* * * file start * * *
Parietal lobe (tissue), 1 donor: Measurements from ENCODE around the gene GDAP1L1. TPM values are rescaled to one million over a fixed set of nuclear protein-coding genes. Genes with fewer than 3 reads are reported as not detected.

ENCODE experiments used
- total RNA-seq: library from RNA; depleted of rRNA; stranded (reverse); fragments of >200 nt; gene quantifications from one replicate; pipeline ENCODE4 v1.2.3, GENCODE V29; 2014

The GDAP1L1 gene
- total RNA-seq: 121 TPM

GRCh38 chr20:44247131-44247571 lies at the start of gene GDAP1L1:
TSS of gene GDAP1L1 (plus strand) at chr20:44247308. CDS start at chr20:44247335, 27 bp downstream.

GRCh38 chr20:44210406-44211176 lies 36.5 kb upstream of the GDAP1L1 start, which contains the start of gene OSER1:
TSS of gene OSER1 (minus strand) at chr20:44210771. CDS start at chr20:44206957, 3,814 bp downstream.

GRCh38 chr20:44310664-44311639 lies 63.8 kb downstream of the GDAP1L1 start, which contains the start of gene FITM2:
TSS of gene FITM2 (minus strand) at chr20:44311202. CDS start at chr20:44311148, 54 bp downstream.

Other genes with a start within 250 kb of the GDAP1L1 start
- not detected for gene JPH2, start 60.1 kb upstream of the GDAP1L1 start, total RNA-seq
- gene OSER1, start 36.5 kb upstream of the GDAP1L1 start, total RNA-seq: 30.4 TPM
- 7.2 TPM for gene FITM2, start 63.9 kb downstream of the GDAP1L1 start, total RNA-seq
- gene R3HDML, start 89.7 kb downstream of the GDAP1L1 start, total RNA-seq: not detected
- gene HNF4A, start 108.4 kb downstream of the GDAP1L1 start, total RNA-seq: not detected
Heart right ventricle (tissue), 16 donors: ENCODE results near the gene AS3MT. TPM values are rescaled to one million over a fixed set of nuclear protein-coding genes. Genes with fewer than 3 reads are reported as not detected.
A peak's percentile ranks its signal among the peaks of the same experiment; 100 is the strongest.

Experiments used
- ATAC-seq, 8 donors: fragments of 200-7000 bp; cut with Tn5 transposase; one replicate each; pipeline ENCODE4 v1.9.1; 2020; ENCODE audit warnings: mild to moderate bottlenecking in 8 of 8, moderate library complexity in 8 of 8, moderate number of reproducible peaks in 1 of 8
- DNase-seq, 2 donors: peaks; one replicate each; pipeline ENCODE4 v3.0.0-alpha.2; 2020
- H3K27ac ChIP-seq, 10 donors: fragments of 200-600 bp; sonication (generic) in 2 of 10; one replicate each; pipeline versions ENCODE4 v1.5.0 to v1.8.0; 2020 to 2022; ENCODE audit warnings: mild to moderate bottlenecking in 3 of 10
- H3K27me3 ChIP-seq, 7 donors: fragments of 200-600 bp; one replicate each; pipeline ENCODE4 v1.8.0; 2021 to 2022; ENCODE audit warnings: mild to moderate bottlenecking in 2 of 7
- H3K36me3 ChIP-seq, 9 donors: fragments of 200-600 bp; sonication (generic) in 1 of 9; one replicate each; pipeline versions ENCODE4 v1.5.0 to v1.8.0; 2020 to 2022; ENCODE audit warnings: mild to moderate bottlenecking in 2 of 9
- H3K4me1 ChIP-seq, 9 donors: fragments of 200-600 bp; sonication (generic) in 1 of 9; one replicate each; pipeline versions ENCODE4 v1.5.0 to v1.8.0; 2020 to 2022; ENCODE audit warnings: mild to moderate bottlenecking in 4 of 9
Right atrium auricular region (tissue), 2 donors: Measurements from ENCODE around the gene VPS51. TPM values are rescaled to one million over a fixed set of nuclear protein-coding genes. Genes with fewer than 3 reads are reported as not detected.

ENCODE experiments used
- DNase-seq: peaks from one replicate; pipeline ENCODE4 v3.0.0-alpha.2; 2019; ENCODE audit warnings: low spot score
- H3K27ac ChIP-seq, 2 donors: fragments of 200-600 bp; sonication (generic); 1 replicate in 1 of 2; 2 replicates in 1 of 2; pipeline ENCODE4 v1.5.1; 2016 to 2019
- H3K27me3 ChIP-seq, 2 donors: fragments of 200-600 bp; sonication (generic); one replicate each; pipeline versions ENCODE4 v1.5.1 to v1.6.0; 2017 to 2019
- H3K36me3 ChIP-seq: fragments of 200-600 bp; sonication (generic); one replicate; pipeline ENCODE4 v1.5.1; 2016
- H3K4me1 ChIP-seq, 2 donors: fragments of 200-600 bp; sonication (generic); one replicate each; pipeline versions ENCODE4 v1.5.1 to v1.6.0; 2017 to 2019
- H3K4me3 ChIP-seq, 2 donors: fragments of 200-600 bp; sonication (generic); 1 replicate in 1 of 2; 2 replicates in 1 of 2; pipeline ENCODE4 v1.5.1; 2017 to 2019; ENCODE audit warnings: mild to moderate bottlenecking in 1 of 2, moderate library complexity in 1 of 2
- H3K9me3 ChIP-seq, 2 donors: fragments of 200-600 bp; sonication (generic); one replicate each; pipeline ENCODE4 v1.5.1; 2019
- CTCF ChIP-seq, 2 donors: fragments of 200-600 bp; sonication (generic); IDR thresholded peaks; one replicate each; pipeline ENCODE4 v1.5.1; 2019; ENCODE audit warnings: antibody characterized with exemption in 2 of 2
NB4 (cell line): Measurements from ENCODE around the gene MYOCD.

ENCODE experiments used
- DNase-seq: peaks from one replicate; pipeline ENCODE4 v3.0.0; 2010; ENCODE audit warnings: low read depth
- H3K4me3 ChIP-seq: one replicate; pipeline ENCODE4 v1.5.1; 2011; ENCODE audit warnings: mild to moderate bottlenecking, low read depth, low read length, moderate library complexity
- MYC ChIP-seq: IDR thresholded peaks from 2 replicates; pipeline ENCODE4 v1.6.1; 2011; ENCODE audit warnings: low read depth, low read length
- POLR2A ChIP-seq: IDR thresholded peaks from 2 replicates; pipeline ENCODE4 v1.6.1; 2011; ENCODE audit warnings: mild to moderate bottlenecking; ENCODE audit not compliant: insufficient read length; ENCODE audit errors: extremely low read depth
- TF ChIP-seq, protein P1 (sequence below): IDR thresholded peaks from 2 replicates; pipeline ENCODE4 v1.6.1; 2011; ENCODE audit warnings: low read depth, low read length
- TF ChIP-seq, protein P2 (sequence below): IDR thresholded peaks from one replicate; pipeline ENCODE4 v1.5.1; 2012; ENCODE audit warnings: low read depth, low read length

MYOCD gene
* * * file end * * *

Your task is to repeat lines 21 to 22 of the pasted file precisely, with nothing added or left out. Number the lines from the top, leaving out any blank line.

- ATAC-seq, 8 donors: fragments of 200-7000 bp; cut with Tn5 transposase; one replicate each; pipeline ENCODE4 v1.9.1; 2020; ENCODE audit warnings: mild to moderate bottlenecking in 8 of 8, moderate library complexity in 8 of 8, moderate number of reproducible peaks in 1 of 8
- DNase-seq, 2 donors: peaks; one replicate each; pipeline ENCODE4 v3.0.0-alpha.2; 2020